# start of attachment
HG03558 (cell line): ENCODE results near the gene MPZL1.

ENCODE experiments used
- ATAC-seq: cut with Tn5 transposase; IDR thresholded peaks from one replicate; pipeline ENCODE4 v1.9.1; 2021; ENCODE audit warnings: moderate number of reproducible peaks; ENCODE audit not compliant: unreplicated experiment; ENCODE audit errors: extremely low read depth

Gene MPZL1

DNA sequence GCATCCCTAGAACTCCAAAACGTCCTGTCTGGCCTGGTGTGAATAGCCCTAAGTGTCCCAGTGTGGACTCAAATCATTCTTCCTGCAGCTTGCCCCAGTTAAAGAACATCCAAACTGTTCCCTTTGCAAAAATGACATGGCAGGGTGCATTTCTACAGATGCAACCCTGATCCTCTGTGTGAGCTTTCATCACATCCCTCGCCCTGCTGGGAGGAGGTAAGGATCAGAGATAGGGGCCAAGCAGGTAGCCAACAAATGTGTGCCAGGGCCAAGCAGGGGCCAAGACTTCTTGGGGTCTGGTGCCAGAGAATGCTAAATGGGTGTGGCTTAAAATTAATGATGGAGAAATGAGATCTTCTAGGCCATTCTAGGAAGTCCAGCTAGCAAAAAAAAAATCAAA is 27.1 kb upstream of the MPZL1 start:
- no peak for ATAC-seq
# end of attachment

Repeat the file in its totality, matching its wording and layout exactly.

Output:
HG03558 (cell line): ENCODE results near the gene MPZL1.

ENCODE experiments used
- ATAC-seq: cut with Tn5 transposase; IDR thresholded peaks from one replicate; pipeline ENCODE4 v1.9.1; 2021; ENCODE audit warnings: moderate number of reproducible peaks; ENCODE audit not compliant: unreplicated experiment; ENCODE audit errors: extremely low read depth

Gene MPZL1

DNA sequence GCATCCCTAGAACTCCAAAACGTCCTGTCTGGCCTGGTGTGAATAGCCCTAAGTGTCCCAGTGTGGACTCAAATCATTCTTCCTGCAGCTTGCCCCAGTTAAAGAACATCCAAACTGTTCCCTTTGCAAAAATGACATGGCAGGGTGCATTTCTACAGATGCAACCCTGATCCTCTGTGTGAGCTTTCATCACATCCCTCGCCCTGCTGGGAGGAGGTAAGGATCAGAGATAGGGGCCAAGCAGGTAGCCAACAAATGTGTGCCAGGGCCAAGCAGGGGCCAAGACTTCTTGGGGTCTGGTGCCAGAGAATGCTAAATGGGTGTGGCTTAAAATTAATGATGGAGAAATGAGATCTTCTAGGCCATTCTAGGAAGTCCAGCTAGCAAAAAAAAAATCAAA is 27.1 kb upstream of the MPZL1 start:
- no peak for ATAC-seq